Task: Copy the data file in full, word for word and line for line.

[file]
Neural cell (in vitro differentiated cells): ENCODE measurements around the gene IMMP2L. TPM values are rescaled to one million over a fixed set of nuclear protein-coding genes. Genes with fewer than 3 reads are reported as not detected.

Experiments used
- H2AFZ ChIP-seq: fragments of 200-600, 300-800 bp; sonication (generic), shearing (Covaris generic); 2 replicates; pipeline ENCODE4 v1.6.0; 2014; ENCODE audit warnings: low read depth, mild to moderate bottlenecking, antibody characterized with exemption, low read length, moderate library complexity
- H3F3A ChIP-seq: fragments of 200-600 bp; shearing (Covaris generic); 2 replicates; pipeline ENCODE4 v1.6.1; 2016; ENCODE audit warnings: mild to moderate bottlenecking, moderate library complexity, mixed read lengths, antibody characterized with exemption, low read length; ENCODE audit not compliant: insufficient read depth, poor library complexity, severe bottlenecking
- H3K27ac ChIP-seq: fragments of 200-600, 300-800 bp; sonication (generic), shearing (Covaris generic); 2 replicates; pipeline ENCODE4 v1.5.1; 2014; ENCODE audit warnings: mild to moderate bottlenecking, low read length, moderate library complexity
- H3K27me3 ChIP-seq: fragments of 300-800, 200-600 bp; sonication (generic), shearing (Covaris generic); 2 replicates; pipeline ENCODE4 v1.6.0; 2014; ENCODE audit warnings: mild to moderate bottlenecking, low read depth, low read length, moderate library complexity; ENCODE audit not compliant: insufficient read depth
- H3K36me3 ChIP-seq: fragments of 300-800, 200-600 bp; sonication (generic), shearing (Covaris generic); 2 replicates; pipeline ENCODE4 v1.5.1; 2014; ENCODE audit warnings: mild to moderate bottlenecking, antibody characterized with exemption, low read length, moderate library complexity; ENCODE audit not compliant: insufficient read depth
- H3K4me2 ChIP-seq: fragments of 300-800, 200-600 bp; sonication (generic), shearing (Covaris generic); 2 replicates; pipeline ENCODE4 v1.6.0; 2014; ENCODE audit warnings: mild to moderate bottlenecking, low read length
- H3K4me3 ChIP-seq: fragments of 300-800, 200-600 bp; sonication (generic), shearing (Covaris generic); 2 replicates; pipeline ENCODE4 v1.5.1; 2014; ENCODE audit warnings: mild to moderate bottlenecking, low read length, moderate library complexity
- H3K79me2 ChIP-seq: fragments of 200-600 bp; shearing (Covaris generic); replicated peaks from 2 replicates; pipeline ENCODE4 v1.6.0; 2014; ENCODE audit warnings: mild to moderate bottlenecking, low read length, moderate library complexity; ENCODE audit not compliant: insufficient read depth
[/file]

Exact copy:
Neural cell (in vitro differentiated cells): ENCODE measurements around the gene IMMP2L. TPM values are rescaled to one million over a fixed set of nuclear protein-coding genes. Genes with fewer than 3 reads are reported as not detected.

Experiments used
- H2AFZ ChIP-seq: fragments of 200-600, 300-800 bp; sonication (generic), shearing (Covaris generic); 2 replicates; pipeline ENCODE4 v1.6.0; 2014; ENCODE audit warnings: low read depth, mild to moderate bottlenecking, antibody characterized with exemption, low read length, moderate library complexity
- H3F3A ChIP-seq: fragments of 200-600 bp; shearing (Covaris generic); 2 replicates; pipeline ENCODE4 v1.6.1; 2016; ENCODE audit warnings: mild to moderate bottlenecking, moderate library complexity, mixed read lengths, antibody characterized with exemption, low read length; ENCODE audit not compliant: insufficient read depth, poor library complexity, severe bottlenecking
- H3K27ac ChIP-seq: fragments of 200-600, 300-800 bp; sonication (generic), shearing (Covaris generic); 2 replicates; pipeline ENCODE4 v1.5.1; 2014; ENCODE audit warnings: mild to moderate bottlenecking, low read length, moderate library complexity
- H3K27me3 ChIP-seq: fragments of 300-800, 200-600 bp; sonication (generic), shearing (Covaris generic); 2 replicates; pipeline ENCODE4 v1.6.0; 2014; ENCODE audit warnings: mild to moderate bottlenecking, low read depth, low read length, moderate library complexity; ENCODE audit not compliant: insufficient read depth
- H3K36me3 ChIP-seq: fragments of 300-800, 200-600 bp; sonication (generic), shearing (Covaris generic); 2 replicates; pipeline ENCODE4 v1.5.1; 2014; ENCODE audit warnings: mild to moderate bottlenecking, antibody characterized with exemption, low read length, moderate library complexity; ENCODE audit not compliant: insufficient read depth
- H3K4me2 ChIP-seq: fragments of 300-800, 200-600 bp; sonication (generic), shearing (Covaris generic); 2 replicates; pipeline ENCODE4 v1.6.0; 2014; ENCODE audit warnings: mild to moderate bottlenecking, low read length
- H3K4me3 ChIP-seq: fragments of 300-800, 200-600 bp; sonication (generic), shearing (Covaris generic); 2 replicates; pipeline ENCODE4 v1.5.1; 2014; ENCODE audit warnings: mild to moderate bottlenecking, low read length, moderate library complexity
- H3K79me2 ChIP-seq: fragments of 200-600 bp; shearing (Covaris generic); replicated peaks from 2 replicates; pipeline ENCODE4 v1.6.0; 2014; ENCODE audit warnings: mild to moderate bottlenecking, low read length, moderate library complexity; ENCODE audit not compliant: insufficient read depth